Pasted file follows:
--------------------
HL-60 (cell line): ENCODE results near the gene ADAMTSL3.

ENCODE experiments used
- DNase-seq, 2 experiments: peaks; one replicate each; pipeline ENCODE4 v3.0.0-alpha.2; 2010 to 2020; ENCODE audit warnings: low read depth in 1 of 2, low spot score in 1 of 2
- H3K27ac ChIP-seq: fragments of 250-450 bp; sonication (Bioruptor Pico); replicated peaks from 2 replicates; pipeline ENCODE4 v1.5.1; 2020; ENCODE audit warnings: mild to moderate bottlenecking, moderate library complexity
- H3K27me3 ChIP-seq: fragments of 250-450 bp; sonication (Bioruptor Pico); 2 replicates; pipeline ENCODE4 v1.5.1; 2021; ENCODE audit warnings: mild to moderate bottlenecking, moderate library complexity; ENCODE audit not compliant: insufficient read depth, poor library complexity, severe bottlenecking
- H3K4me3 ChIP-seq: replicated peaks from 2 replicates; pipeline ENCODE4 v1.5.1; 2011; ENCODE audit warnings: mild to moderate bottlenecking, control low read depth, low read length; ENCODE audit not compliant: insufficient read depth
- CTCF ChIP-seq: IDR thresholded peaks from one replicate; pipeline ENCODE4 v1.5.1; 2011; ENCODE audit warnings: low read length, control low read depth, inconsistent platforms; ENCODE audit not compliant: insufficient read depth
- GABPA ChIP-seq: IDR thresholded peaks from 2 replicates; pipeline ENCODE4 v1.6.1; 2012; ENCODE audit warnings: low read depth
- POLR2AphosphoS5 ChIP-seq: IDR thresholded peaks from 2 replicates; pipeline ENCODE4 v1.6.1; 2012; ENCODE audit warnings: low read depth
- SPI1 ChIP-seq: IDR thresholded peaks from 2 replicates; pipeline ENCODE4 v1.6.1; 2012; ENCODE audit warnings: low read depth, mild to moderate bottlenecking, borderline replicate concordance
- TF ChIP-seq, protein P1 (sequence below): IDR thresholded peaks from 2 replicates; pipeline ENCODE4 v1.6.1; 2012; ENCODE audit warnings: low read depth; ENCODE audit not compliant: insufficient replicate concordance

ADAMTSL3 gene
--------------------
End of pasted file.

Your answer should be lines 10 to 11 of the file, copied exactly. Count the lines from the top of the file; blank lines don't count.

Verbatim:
- SPI1 ChIP-seq: IDR thresholded peaks from 2 replicates; pipeline ENCODE4 v1.6.1; 2012; ENCODE audit warnings: low read depth, mild to moderate bottlenecking, borderline replicate concordance
- TF ChIP-seq, protein P1 (sequence below): IDR thresholded peaks from 2 replicates; pipeline ENCODE4 v1.6.1; 2012; ENCODE audit warnings: low read depth; ENCODE audit not compliant: insufficient replicate concordance